Russia is seeking a delay of a U.N. Security Council vote scheduled for Friday on a resolution penalizing Iran for its suspect nuclear program. VOA's Peter Heinlein has details from U.N. headquarters in New York.
A formal text of a proposed Iran sanctions resolution is all ready for a Security Council vote Friday. But after a meeting of the five permanent Council members Thursday, Russia's U.N. Ambassador Vitaly Churkin said he is asking for more time to discuss details of the measure. "I don't think there's going to be a vote tomorrow. Maybe Saturday, yes, but clearly we'll need tomorrow for further thinking and further discussions," he said.
Churkin declined to discuss details of the eleventh-hour Russian concerns, but said the questions he raised at Thursday's meeting were aimed at ensuring that the U.N. sanctions do not penalize Iranians with no nuclear connections. "Two or three issues remain, but those are difficult issues and those are important issues," he said.
One diplomat involved in Thursday's meeting told VOA Russian President Vladimir Putin is himself involved in last minute consultations on the resolution.
The draft scheduled for a vote Friday would prohibit Iranian imports or exports of materials and technology related to uranium enrichment or reprocessing, as well as to ballistic missile delivery systems. The measure would also freeze the assets of 12 people and 11 Iranian companies or agencies named in a list attached to the resolution as being involved in proliferation-sensitive activities.
Earlier versions of the resolution also included a travel ban for those on the list. But Russia objected to the ban, and European sponsors of the measure - Britain, France and Germany - agreed to drop it earlier this week in hopes of winning unanimous Council backing.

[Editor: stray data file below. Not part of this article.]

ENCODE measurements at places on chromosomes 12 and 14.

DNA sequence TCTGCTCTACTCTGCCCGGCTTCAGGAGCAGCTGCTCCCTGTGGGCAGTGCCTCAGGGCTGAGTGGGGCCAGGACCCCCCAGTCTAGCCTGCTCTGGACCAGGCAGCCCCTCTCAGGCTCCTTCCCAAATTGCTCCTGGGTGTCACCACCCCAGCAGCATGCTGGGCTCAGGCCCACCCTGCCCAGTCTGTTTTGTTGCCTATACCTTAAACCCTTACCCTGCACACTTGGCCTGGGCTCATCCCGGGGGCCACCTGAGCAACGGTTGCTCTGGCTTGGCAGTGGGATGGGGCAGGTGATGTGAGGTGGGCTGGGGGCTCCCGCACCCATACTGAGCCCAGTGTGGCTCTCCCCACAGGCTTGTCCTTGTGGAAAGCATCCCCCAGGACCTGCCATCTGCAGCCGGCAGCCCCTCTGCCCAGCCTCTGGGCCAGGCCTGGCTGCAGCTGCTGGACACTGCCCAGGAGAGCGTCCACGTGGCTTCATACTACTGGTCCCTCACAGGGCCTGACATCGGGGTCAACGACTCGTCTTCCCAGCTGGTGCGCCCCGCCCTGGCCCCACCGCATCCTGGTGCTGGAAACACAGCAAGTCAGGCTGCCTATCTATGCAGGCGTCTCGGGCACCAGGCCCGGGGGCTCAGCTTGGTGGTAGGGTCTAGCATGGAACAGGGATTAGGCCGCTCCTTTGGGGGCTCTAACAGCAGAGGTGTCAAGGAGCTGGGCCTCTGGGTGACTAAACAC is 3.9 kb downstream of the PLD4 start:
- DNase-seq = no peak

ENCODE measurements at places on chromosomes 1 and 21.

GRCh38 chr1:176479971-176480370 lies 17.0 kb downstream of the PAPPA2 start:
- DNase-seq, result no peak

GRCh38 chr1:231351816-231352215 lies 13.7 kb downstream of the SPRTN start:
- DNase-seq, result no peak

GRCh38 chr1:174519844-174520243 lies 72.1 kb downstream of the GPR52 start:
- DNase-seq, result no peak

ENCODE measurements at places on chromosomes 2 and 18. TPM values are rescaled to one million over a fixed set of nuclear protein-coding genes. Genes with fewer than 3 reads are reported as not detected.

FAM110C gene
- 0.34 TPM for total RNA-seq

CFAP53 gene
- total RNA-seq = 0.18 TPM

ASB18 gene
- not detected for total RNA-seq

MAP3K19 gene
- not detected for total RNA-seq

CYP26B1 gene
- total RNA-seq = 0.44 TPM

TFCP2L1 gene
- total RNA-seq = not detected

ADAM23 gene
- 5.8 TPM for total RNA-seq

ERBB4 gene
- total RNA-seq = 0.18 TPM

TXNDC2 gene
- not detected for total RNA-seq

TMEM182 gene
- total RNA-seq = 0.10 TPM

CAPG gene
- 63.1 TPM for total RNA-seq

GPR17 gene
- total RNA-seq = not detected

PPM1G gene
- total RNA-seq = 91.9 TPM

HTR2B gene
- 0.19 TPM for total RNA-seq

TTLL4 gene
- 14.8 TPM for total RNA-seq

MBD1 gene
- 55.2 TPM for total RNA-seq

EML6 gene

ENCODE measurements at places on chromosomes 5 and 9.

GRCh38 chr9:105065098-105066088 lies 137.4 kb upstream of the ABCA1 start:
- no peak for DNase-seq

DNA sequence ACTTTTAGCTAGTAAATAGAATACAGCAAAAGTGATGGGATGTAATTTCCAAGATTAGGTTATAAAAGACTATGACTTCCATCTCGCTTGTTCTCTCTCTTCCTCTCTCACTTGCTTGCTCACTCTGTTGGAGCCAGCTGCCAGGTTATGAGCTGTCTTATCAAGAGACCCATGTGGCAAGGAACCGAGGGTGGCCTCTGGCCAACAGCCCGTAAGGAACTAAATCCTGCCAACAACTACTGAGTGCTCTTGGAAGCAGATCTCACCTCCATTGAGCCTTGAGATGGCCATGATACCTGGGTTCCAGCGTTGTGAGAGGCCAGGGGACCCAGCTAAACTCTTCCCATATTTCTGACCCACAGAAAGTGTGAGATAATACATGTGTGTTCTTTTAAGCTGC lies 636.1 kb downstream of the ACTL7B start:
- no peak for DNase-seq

Western diplomats say Russia's latest demand is for a weakening of the assets freeze, and a narrowing of the list of companies subject to sanctions.
After Thursday's meeting, European and American ambassadors expressed hope that Russia's objections could be overcome in time for a vote Friday. Acting U.S. Ambassador Alejandro Wolff said he would push for a vote even without Russia's approval. "We're hoping to get a consensus resolution, but we want a tough resolution that actually will demonstrate to Iran that the international community is not going to accept their continued violation of their obligations," he said.
The proposed sanctions are the Council's response to Iran's failure to comply with an earlier resolution that set an August 31 deadline for Tehran to suspend uranium enrichment and return to negotiations.
U.S. Secretary of State Condoleezza Rice said Thursday she is satisfied with the current text, even though it has been softened. She noted that the penalties will still be enforceable under the legally binding Chapter Seven of the U.N. Charter.
But Iran's President Mahmoud Ahmedinejad has said his country will not be intimidated by the threat of sanctions. Iran maintains its nuclear program is peaceful, and has continued uranium enrichment, arguing that it is within its rights to develop a nuclear fuel cycle.
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